A lunchbox can carry a lot more than what you like to eat for lunch and snacks.
With what and how your lunchbox is packed and where it is kept until you are ready to eat can be the difference in having a meal brought from home that is tasty and nutritious and one that makes you ill.
What’s in your lunchbox?
If cold cuts, last night’s leftovers or certain puddings and pastries are in your lunchbox, keep in mind that these perishable foods can look, smell and taste just fine, even when they are not. Left sitting out on a jobsite, in a vehicle or in a locker for more than two hours (one hour if the temperature is above 90 degrees), they are breeding grounds for Staphylococcus aureus, Salmonella, Escherichia coli O157:H7, and Campylobacter. These bacteria cause gastrointestinal illnesses that can range from mild discomfort to life-threatening conditions.
What Makes a Healthy Lunchbox Lunch?
Like any meal, lunchbox lunches should be balanced. Combinations of protein and fiber from lean meats, whole grains, beans, nuts, vegetables and fruit make for nutritious meals that will keep you satisfied until dinner.
Love Sandwiches? Use whole grain breads, pitas and wraps filled with foods like sliced eggs, tuna fish, cheese and lean meats enhanced with assorted greens, sprouts, cucumbers and tomatoes.
Packing leftovers? Add some fresh vegetables like carrots, celery or pepper strips.
Got a sweet tooth? Include a piece of fruit or some low-fat Graham crackers or vanilla wafers.
Any foods refrigerated at home must be kept chilled when brought to work. Always store your lunchbox or bag in a refrigerator, or if that is not an option, cooled by packing with ice, a gel pack or a frozen juice box.
Packing your lunchbox
- Start with a clean lunchbox or cooler. Food spills or crumbs from the day before invite the bacteria that can make you sick. Before packing, wash your container with hot, soapy water and dry it thoroughly. Never reuse foil, plastic wrap or paper and plastic bags from yesterday’s lunch.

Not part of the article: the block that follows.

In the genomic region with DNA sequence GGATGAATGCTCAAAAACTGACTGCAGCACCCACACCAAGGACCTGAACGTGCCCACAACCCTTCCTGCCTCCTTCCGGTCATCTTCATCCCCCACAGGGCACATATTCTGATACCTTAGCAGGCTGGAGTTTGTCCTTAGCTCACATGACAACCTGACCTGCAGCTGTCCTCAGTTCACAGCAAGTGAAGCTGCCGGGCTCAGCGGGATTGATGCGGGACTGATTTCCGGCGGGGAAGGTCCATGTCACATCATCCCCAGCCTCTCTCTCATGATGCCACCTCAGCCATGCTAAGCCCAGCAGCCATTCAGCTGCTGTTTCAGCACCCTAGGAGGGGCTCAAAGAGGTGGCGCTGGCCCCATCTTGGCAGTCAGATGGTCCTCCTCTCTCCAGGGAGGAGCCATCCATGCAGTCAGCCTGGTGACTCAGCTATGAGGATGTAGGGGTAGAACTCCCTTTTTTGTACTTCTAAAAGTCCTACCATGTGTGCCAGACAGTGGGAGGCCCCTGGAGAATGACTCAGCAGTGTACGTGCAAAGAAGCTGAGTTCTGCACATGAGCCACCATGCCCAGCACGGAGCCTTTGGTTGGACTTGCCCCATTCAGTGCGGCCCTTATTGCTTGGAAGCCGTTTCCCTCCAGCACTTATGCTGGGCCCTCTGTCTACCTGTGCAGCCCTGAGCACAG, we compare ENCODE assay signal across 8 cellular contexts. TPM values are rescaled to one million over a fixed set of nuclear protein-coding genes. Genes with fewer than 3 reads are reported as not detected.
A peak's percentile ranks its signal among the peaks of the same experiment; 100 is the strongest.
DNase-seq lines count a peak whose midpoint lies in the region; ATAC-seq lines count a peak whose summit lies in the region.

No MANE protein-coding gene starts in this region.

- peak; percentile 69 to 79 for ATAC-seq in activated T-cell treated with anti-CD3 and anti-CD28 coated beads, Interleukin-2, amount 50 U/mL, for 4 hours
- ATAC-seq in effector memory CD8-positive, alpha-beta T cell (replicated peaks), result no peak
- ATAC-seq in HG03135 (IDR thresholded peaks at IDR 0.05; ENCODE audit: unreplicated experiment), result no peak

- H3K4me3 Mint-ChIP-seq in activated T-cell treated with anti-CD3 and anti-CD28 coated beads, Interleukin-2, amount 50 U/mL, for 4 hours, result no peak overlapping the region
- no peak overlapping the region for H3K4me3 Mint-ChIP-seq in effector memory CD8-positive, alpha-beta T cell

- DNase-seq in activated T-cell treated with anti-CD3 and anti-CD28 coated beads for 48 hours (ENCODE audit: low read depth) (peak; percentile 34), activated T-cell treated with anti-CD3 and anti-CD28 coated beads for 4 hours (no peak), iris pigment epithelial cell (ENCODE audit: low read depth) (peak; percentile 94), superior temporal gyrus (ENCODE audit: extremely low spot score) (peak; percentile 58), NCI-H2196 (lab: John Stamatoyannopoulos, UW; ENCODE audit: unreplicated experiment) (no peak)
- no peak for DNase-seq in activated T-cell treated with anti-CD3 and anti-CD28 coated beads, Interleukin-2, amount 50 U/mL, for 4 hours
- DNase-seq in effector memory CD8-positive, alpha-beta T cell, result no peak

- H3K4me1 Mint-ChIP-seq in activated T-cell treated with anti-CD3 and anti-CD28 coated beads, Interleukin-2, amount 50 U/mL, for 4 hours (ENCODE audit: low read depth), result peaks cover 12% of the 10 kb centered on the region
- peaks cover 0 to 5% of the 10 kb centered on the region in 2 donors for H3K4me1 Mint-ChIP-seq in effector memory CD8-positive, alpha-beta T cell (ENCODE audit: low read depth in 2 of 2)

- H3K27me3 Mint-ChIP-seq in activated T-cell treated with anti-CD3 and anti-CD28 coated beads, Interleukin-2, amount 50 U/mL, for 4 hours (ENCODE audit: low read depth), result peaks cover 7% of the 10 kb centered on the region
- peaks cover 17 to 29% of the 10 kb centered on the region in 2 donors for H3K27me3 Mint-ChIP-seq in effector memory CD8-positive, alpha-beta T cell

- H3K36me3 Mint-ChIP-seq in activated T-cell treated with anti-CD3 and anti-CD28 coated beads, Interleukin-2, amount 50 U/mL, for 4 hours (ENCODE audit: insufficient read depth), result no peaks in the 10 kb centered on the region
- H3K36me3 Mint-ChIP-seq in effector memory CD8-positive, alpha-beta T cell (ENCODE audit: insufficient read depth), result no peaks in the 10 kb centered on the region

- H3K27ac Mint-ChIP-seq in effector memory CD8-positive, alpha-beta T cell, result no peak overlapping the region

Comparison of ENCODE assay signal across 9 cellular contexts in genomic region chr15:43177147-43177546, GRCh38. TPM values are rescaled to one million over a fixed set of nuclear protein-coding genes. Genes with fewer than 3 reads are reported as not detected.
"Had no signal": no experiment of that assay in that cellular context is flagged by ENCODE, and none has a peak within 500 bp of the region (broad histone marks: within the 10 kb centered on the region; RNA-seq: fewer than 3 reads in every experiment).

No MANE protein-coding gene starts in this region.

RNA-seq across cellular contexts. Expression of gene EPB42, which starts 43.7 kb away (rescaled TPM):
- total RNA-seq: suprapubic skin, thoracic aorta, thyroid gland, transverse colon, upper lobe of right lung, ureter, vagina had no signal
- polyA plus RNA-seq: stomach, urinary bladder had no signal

- Insulated, soft-side lunchboxes or bags are best for keeping food cold, but metal or plastic lunchboxes and paper or plastic bags can also be used. To help insulate food, bags should be doubled.
- Use chilled food. If you are making something specifically for lunch, try to do it the night before to give it several hours in the refrigerator before it goes into your lunchbox.
- Divide large amounts of food into shallow containers for faster chilling and easier use.
- Pack exactly the amount that you plan to eat. That way, there will not be a problem about the storage or safety of leftovers.
- Whether your lunch is in a box or a bag, an ice source should be packed with all perishable food items.
Some foods can be safely eaten even if they have not been chilled. Fresh fruits and vegetables, canned meat and fish – don’t open them until you are ready to eat – chips, bread, crackers, peanut butter, jelly, mustard and pickles are lunch items that do not require refrigeration.
According to the Centers for Disease Control and Prevention (CDC), food-borne illnesses sicken 50 million Americans every year, including about 3,000 who die. A properly packed lunchbox saves money and better ensures that you are eating what you like as opposed to what is available and not necessarily your taste either on the food truck or at the restaurant around the corner. Most importantly, it will keep you from becoming a foodborne illness statistic.
[Janet Lubman Rathner]